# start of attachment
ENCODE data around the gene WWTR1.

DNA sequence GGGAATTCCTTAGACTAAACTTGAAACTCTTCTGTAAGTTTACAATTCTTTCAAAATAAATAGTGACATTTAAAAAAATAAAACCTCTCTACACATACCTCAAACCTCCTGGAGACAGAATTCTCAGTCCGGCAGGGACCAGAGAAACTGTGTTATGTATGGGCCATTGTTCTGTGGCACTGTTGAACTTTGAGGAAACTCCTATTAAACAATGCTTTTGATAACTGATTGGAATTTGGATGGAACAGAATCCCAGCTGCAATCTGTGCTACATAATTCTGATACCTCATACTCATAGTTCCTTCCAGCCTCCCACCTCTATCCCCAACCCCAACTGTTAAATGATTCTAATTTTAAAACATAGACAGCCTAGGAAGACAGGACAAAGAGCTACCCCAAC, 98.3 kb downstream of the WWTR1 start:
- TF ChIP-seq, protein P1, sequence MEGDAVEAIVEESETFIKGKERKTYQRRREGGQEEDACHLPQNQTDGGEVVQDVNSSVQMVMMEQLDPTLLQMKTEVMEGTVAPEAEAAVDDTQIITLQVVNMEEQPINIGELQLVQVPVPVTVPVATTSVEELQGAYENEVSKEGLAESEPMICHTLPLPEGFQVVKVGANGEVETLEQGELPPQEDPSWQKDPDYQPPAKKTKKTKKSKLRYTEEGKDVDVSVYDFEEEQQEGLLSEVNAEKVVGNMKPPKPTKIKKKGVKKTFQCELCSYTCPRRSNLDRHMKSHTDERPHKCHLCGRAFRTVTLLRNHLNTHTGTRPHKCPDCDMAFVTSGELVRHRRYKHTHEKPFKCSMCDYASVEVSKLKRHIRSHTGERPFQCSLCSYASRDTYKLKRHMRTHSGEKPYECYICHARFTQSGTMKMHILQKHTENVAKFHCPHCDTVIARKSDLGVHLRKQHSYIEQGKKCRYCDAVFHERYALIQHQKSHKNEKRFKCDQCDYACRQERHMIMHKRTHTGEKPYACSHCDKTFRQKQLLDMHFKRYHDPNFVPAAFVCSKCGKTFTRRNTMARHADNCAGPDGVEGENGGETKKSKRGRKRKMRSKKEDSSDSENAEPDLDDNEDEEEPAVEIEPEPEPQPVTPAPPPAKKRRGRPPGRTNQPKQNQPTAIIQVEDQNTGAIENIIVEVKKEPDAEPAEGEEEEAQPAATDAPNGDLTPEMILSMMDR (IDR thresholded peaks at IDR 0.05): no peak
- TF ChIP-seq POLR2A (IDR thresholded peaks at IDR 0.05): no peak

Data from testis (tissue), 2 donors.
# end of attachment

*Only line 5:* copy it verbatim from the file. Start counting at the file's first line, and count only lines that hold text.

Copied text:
Data from testis (tissue), 2 donors.